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How to become an expert mutual fund investor: Know thyself

This is the first in our seven-part series where we share all that you need to know to make profitable mutual fund investments.

How to become an expert mutual fund investor: Know thyself

Over the last three decades, we, at Value Research, have had the benefit of closely observing the evolution and growth of the Indian mutual fund industry. During such a long period, tracking mutual fund schemes and watching their fortunes traverse the ups and downs of the market have greatly helped us evolve and refine the way we analyse funds and think about different product categories. This has also enabled us to build a framework based on which we can determine how to go about investing in mutual funds across a plethora of fund categories and even within those, how to choose the right funds for individual needs.

During all these years, many AMCs have come and gone, many new products have come into being and many regulatory changes have happened. But unsurprisingly, the key tenets of becoming a successful mutual fund investor haven't changed. This is the first in our seven part series where we share all that you need to know to make profitable mutual fund investments.

Know thyself
If one looks at the entire human history, this two-word aphorism 'know thyself', meaning know yourself, is one of the common threads that weaves through the multi-coloured fabric of races, cultures, traditions, spiritual and even the scientific framework. Even in the world of personal finance, this age-old adage plays a very important role and can even determine the final outcome of your financial journey. The financial advisory industry has coined a term for the process of knowing yourself - 'risk assessment'.

The process involves assessing a person's temperament towards investing in various asset classes. This preference usually varies from the least volatile and most secure to highly volatile but equally rewarding investing instruments. This assessment is generally done through interviews or questionnaires.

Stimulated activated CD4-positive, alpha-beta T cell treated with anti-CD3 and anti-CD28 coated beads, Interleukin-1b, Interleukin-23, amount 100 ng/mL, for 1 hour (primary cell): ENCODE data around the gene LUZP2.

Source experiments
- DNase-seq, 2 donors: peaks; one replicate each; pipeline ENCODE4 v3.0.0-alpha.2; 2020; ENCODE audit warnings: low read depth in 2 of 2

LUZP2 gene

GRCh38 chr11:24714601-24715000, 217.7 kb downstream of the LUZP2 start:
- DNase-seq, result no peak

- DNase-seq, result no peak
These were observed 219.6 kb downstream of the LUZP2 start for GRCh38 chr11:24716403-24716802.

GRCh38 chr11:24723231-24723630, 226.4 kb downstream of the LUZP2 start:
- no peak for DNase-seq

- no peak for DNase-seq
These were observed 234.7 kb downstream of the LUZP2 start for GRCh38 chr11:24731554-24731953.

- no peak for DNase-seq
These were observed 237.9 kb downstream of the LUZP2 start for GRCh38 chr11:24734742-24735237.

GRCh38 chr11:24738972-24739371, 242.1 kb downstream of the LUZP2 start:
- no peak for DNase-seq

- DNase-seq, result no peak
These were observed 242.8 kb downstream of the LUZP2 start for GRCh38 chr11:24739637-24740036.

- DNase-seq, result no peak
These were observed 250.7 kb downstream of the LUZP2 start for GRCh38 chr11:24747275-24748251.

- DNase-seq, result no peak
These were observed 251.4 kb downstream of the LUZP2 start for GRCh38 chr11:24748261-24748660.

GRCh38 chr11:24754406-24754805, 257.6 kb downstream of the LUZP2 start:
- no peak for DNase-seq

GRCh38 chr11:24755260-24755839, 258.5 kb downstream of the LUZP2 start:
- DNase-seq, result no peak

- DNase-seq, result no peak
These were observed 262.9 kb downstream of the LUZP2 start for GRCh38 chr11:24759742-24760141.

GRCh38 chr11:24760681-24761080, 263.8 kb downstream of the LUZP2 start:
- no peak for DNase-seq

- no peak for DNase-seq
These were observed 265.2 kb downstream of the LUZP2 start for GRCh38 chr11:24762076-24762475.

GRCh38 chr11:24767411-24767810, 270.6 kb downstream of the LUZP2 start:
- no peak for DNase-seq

However, if you decide to assess your response to the potential risks that you may face along your investment journey, then you can determine it by using a simple tool. First, ask yourself - what will you do if today the markets fall 30 per cent? Now look back and see what you actually did when something similar happened in the past. Is there any divergence between the way you are 'thinking' now and the way you actually ended up 'doing' in the past?

What transpired in your investing journey when the markets declined as steeply as 61 per cent in 2008-09? And if you are a relatively new investor, then what did you do in March 2020 when the market took a deep dive and wiped more than 35 per cent of your investments in just a few weeks? Did you stop your SIP? Or did you redeem your equity investment out of fear?

If you are one of those who did any of these, then you are a conservative investor with a low tolerance for a downside, irrespective of what you think about yourself. On the other hand, if you were fearless to invest more in equities when the market started to decline sharply, then you are an ideal candidate for having a higher allocation towards equity.

Having said that, conservative investors can gradually become more experienced and informed investors. Since you start gaining experience of investing in mutual funds, particularly with a small allocation to equity such as conservative hybrids, you would become prudent enough to handle higher equity allocation in your portfolio within a few years.

So, any risk assessment in investing has to be rooted in actual demonstrated behaviour. Your guiding light should be your responses to real-world scenarios, instead of assessment tests that are widely available these days. The objective analysis of your risk tolerance with this practical approach should help you determine the right asset allocation for your investment portfolio in your financial journey.

Also in 'How to become an expert mutual fund investor' series:

Part 2: Begin with the end in mind

Part 3: Balance is the key

Part 4: Avoid hitting bumps

Part 5: Don't forget the reverse gear

Part 6: Cherry-picking funds

Part 7: Be a sage